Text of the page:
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Property managers are not tenancy managers?

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  • Property managers are not tenancy managers?

    "Renters United spokesman Robert Whitaker raised concerns about the growth of property management companies in the city.

    He said they were not tenancy managers, and their business model relied on turnover and "fixed-term tenancies help them push the price up to get top dollar"."

    I wonder what some of our PM posters think of this. I'm thinking Mr Whitaker means that PMs don't manage properties the way he would like them to.

    The quote above is from article at the link below, and is from a meeting held by the Labour Party at Wellington's Victoria University, to discuss the current rental crisis in the capital. The expert blames the 'crisis' on the government - the decline in state housing.

    In Wellington City at end of 2016 there were 254 applicants on the social housing register. 147 (nearly 60%) of these were single people / couples without children. It is the case that historically state housing has been targeted at families, so not 1 bedroom places. But in any case numbers are not showing a huge demand from families - about 90 on the register, most needing 2 bedrooms so 1 or at most 2 children.

    No mention in the article of the Accommodation Supplement BTW, but there is a plug for the rental warrant of fitness in another attempt to get this on the government radar and budget. So far, not so good.


  • #2
    Regarding dampness.

    We see, regularly, properties become damp when tenants move in and the same property remains dry when other tenants move in.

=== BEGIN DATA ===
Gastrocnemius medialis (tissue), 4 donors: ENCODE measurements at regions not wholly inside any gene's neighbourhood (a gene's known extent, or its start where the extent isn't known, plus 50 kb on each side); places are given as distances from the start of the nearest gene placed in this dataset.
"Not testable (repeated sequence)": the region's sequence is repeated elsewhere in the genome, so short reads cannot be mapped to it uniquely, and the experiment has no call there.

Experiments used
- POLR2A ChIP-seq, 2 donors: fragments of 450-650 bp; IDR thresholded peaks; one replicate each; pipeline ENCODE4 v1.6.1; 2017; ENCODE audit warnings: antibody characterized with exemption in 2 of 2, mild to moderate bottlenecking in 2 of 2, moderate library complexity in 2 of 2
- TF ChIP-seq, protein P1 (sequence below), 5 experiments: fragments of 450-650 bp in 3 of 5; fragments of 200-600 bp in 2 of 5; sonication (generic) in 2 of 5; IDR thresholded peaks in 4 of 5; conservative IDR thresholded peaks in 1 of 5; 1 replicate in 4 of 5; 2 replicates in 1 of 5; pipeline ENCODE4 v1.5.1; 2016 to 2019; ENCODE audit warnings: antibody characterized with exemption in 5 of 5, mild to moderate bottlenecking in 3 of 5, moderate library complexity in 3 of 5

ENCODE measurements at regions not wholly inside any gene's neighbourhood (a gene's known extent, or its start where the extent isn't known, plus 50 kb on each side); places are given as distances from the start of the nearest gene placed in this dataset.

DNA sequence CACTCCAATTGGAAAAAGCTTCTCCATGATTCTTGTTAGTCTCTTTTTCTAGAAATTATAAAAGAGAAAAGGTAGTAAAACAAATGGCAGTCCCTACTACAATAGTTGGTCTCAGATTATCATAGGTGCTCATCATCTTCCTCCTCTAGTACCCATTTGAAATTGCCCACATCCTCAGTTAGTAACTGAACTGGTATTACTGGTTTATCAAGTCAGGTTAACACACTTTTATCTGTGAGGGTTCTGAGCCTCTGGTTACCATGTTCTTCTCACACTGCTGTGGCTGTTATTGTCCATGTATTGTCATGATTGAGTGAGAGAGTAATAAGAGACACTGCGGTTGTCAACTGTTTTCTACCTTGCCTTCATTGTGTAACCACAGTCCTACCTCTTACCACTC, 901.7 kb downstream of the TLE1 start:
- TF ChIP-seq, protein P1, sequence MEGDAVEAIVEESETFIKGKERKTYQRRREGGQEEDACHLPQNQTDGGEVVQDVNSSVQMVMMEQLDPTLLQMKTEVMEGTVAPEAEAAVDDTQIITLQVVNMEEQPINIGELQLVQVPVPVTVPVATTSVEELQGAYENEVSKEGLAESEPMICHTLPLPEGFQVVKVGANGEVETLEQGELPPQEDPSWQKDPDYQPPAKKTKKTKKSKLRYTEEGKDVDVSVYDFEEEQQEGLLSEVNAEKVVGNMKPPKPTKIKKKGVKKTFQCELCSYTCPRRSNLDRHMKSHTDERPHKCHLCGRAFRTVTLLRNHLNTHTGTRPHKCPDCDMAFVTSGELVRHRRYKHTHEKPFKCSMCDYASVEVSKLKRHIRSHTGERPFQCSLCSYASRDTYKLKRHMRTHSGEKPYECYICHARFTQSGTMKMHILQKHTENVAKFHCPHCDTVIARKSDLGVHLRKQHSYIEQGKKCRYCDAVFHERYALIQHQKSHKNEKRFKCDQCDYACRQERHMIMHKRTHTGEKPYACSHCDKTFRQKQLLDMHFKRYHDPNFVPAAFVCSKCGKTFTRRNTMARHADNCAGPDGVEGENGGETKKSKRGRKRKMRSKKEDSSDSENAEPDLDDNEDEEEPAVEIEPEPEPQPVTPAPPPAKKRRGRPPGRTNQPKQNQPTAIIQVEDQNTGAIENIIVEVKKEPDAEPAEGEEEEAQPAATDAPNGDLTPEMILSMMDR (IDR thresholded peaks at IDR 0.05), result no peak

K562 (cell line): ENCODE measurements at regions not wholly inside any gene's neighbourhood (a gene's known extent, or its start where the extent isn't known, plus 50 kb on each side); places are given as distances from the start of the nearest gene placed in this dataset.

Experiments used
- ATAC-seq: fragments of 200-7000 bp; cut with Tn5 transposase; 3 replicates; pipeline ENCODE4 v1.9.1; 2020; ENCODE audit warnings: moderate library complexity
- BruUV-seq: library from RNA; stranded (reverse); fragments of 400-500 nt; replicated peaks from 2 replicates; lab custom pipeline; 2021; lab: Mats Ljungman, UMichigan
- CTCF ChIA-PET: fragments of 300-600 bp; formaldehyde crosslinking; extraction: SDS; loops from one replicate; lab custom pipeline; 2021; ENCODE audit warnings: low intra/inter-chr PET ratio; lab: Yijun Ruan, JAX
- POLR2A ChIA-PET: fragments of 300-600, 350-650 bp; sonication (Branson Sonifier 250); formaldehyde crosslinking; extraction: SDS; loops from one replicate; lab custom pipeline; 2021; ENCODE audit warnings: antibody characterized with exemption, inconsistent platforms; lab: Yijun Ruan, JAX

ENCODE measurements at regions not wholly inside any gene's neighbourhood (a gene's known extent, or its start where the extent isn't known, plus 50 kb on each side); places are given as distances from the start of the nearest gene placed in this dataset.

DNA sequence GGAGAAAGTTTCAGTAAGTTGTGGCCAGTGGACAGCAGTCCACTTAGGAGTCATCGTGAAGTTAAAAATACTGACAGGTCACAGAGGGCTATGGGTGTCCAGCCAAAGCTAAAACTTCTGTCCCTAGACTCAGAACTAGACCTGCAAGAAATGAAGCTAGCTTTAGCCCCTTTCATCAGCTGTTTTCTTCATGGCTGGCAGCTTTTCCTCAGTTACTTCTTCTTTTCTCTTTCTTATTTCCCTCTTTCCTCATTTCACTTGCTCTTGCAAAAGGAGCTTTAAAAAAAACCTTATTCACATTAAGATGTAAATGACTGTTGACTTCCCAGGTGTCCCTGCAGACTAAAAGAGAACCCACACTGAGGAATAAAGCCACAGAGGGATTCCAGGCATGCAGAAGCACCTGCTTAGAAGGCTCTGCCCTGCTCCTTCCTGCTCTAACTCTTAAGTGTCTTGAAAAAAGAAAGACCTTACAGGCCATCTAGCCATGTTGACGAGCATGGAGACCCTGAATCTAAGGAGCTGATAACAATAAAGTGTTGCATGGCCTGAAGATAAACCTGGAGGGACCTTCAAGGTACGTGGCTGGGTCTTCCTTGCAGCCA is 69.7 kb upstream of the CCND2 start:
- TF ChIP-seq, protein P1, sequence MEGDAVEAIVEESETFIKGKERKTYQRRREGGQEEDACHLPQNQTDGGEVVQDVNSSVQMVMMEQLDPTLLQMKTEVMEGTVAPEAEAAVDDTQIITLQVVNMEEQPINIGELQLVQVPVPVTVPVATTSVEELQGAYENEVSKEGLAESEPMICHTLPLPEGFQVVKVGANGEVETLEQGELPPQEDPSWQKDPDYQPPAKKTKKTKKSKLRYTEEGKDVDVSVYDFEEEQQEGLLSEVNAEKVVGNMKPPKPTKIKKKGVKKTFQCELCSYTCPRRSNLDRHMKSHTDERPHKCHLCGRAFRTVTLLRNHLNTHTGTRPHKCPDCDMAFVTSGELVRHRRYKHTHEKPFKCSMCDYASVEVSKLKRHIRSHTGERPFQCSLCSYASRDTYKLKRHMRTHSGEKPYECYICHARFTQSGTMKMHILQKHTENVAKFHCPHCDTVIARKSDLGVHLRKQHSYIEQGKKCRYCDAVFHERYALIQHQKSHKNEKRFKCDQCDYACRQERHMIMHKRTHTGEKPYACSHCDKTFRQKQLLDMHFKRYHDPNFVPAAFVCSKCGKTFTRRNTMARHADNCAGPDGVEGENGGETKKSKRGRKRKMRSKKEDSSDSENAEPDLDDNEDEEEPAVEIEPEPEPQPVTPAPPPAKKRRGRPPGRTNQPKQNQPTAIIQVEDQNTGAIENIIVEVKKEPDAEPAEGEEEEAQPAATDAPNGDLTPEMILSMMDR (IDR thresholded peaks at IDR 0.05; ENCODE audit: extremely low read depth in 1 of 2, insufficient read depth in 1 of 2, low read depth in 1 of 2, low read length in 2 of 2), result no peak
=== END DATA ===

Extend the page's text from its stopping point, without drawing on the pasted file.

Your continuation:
Why is that I wonder?

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    • #3
      We know stupid when we see it, don't we?

      An upcoming study funded by the taxpayer would look at producing a rental warrant of fitness to improve security for renters, she said.
      Security? Security of tenure? Something else? What?

      Labour housing spokesman Phil Twyford outlined to the meeting a plan to tackle the problem, by "dealing to property speculation" with income tax on capital gains.
      Doh! Property people who trade are already [income] taxed on their gains.

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      • #4
        Originally posted by Perry View Post
        Security? Security of tenure? Something else? What? .....

        But but but - she's the expert and a professor even. She must know what she's talking about.

        Maybe she means secure from falling through a glass door or window as it have to have visibility strips under the current WoF proposal.

        She might get some traction in Wellington City as the new mayor has gone public saying he will introduce a mandatory WoF for rentals. Mind you, the previous mayor said the same thing but soon afterwards changed it to voluntary.

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        • #5
          Originally posted by Perry View Post
          Doh! Property people who trade are already [income] taxed on their gains.
          I'm sure Phil Twyford is aware of this. But what about the speculators who are buying in Auckland right now at 3% yields, expecting to keep the property for 5-40 years "and sell one day".